The New City pp 141-165 | Cite as

Money and Interest

  • Kenneth Durham
Part of the Economics Today book series

Abstract

If nothing else has so far emerged from this account of the City of London, it is surely clear that a lot changed in the 1980s. The particular causes of this may be discussed for years to come, but international deregulation (or liberalisation, as it has also come to be known) has to be the most prominent factor. Financial markets have grown extravagantly and competition within them is vigorous, if not cut-throat. The advantages are obvious — a free and efficient flow of cash is essential if producers of goods and services are to respond quickly and effectively to developments within their own markets. The financial services provided by the City and similar centres offer necessary lubrication to the wheels of industry. The better the quality of the lubricant, the faster the wheels can turn.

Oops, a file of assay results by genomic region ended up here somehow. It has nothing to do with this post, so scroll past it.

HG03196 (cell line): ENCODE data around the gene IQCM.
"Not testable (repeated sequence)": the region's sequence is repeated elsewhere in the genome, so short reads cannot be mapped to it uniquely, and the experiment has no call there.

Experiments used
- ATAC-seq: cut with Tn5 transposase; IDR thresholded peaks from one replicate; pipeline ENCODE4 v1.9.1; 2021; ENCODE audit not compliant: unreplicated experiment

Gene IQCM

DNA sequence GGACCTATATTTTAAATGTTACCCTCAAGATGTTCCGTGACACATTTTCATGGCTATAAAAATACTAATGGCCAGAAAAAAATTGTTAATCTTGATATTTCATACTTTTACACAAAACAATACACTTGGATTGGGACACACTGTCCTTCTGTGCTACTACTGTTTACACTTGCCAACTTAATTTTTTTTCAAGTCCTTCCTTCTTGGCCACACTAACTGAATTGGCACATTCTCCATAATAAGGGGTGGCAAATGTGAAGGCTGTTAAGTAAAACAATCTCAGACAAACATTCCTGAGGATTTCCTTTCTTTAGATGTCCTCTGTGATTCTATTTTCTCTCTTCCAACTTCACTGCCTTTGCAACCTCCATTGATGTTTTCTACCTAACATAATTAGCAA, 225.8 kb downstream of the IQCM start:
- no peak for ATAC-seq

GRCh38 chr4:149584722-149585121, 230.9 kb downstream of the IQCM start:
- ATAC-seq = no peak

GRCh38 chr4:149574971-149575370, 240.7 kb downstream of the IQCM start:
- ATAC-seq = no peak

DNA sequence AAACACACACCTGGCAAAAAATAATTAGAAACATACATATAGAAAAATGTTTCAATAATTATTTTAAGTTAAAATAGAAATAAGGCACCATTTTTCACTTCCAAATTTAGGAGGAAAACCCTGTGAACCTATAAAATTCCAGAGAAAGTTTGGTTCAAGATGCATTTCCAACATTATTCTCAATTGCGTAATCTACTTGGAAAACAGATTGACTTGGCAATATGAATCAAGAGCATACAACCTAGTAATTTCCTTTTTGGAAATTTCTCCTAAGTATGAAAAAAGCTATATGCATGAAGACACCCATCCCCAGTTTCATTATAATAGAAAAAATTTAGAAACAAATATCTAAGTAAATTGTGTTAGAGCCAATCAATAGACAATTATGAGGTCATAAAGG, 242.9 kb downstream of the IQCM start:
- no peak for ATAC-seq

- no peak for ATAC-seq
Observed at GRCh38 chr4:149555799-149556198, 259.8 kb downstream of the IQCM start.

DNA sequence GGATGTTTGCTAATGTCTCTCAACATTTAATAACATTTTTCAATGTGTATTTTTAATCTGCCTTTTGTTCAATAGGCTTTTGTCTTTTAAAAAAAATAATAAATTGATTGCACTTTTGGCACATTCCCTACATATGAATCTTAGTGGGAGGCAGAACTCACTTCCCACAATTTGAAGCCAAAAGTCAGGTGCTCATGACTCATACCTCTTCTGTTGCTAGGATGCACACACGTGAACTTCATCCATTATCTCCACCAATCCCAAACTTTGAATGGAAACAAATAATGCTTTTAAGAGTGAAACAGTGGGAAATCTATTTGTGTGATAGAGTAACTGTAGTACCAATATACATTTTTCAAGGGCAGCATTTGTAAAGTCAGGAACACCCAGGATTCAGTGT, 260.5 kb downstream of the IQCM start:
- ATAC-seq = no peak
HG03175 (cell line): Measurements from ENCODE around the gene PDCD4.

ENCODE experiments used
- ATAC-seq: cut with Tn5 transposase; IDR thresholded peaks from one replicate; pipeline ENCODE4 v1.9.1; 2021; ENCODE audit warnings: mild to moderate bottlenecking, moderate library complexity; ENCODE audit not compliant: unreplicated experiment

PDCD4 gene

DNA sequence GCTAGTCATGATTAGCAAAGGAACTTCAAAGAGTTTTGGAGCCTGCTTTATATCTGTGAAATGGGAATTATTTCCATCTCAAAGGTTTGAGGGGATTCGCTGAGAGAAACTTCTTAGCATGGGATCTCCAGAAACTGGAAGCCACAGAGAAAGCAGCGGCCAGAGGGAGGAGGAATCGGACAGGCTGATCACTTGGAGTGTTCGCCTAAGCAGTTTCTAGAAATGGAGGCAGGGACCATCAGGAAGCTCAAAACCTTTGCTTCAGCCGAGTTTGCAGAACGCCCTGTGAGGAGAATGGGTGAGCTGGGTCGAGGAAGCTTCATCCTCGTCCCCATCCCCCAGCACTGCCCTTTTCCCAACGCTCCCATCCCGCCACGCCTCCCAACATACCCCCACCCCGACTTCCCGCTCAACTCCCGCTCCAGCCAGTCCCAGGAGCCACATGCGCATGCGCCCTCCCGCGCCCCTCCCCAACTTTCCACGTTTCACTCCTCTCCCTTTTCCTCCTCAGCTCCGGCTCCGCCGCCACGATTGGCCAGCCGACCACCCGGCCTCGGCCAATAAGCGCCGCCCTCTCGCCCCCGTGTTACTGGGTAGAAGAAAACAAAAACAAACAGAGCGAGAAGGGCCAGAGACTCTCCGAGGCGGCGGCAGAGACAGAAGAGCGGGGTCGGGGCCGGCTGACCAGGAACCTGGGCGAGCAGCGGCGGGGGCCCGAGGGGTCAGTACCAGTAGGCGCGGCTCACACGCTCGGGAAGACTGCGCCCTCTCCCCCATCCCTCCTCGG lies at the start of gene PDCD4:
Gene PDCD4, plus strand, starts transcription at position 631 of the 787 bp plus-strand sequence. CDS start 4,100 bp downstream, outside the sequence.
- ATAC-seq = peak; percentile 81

Keywords

Mercury Europe Income Flare Volatility 

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Copyright information

© Kenneth Durham 1992

Authors and Affiliations

  • Kenneth Durham

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